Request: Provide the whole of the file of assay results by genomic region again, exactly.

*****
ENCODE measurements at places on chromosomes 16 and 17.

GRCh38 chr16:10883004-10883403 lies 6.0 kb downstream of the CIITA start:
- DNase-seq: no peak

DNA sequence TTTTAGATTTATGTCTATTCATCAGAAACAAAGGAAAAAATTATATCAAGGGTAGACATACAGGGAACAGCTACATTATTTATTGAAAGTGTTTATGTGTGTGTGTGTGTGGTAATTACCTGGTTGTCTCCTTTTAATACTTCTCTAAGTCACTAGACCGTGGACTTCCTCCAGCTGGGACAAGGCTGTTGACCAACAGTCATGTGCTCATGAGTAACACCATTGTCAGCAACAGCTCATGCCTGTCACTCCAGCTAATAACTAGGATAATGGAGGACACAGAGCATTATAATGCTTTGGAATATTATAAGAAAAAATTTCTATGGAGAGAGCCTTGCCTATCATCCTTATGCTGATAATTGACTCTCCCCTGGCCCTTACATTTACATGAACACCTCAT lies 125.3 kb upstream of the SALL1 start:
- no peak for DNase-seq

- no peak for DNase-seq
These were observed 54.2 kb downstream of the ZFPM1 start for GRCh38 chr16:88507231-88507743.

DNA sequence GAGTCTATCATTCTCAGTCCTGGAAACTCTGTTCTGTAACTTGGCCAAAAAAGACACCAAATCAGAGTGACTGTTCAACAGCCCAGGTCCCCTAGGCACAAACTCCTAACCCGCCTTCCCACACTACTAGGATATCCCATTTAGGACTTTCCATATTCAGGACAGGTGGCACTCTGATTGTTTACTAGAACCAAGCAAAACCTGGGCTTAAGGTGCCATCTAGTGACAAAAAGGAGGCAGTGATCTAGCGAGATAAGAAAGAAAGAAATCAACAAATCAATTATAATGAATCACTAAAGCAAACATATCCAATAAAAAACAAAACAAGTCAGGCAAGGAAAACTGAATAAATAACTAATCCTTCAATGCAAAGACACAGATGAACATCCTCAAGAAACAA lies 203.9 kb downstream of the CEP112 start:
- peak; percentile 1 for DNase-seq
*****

ENCODE measurements at places on chromosomes 16 and 17.

GRCh38 chr16:10883004-10883403 lies 6.0 kb downstream of the CIITA start:
- DNase-seq: no peak

DNA sequence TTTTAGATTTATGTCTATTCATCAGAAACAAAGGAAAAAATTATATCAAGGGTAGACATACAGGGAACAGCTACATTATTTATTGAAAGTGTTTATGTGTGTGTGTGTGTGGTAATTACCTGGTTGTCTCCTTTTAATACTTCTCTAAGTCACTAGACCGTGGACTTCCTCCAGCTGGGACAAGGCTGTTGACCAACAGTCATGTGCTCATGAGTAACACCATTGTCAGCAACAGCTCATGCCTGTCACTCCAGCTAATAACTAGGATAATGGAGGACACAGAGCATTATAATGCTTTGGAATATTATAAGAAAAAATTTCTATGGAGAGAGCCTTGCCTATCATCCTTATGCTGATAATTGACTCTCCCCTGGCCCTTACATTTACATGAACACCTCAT lies 125.3 kb upstream of the SALL1 start:
- no peak for DNase-seq

- no peak for DNase-seq
These were observed 54.2 kb downstream of the ZFPM1 start for GRCh38 chr16:88507231-88507743.

DNA sequence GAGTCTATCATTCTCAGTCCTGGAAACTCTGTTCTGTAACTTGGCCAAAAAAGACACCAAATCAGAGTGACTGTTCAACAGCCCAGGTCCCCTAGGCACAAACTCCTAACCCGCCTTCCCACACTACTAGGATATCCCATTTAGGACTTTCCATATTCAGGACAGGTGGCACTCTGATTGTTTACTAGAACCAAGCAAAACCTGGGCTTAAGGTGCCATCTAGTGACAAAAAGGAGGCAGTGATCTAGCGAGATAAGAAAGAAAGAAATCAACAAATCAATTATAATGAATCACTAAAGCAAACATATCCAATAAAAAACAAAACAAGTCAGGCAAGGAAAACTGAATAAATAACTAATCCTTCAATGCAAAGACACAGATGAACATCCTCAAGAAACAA lies 203.9 kb downstream of the CEP112 start:
- peak; percentile 1 for DNase-seq